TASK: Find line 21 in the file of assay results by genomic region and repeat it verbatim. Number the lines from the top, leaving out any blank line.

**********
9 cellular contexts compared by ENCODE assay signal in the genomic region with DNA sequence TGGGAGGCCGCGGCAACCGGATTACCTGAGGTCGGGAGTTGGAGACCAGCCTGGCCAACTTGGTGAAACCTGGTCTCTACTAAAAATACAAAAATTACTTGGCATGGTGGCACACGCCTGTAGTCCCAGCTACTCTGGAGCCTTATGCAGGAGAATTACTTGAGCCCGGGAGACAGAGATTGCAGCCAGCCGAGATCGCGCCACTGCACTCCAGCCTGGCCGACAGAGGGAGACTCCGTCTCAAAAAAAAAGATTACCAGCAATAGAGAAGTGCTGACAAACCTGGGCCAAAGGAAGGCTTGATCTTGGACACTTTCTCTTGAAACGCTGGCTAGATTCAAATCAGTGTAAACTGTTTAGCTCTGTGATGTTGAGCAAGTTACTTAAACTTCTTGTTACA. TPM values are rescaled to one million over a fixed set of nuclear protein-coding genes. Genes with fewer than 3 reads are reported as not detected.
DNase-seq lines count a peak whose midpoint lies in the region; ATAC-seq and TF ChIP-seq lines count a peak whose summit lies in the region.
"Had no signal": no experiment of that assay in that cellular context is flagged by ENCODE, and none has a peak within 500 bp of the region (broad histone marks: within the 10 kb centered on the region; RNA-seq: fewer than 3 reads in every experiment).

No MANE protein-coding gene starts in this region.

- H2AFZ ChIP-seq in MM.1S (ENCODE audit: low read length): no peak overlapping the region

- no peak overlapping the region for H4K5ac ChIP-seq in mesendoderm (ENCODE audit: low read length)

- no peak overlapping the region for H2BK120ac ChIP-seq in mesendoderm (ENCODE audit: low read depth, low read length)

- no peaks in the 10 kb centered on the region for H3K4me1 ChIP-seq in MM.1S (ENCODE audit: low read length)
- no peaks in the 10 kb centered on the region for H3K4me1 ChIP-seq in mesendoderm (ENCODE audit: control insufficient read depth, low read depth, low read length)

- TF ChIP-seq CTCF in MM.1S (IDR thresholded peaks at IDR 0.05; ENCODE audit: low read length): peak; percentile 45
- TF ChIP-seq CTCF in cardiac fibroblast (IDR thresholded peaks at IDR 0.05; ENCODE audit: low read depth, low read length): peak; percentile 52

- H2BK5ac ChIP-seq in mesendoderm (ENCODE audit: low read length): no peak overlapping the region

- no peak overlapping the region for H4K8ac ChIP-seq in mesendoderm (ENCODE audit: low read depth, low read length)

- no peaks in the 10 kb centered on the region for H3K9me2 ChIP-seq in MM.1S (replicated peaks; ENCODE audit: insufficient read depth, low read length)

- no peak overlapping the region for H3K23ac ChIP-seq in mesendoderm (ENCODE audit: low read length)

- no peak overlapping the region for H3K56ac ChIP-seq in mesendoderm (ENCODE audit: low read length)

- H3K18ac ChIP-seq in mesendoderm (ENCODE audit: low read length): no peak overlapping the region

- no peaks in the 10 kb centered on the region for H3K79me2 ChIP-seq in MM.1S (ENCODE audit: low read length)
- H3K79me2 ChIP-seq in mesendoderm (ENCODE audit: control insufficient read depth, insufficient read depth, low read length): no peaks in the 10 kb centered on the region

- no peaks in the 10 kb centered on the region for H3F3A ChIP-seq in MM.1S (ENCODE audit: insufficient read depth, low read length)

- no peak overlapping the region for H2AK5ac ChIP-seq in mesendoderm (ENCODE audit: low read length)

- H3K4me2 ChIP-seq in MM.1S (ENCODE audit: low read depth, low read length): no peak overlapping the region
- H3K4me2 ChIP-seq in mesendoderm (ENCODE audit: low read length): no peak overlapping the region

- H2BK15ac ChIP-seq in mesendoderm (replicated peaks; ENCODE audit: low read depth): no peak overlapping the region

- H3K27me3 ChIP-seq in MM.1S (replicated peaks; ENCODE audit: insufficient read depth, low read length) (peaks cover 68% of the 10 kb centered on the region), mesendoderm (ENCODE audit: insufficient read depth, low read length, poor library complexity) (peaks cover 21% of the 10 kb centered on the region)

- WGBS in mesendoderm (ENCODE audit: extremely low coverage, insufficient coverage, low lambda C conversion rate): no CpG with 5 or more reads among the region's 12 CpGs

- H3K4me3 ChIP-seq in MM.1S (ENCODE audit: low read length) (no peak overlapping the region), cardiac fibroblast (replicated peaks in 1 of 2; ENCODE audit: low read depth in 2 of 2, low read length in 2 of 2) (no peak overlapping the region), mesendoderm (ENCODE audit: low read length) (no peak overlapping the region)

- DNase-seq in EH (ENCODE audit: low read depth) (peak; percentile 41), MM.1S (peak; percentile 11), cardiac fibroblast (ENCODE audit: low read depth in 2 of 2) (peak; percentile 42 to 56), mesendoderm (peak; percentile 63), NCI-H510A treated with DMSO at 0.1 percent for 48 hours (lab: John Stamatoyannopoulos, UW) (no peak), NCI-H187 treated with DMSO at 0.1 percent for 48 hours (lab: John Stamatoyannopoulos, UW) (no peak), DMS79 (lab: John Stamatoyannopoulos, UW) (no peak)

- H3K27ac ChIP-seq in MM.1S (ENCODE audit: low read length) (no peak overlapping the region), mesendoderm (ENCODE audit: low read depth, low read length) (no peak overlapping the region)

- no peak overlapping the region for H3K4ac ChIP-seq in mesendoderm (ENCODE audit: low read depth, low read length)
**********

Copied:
- no peak overlapping the region for H2AK5ac ChIP-seq in mesendoderm (ENCODE audit: low read length)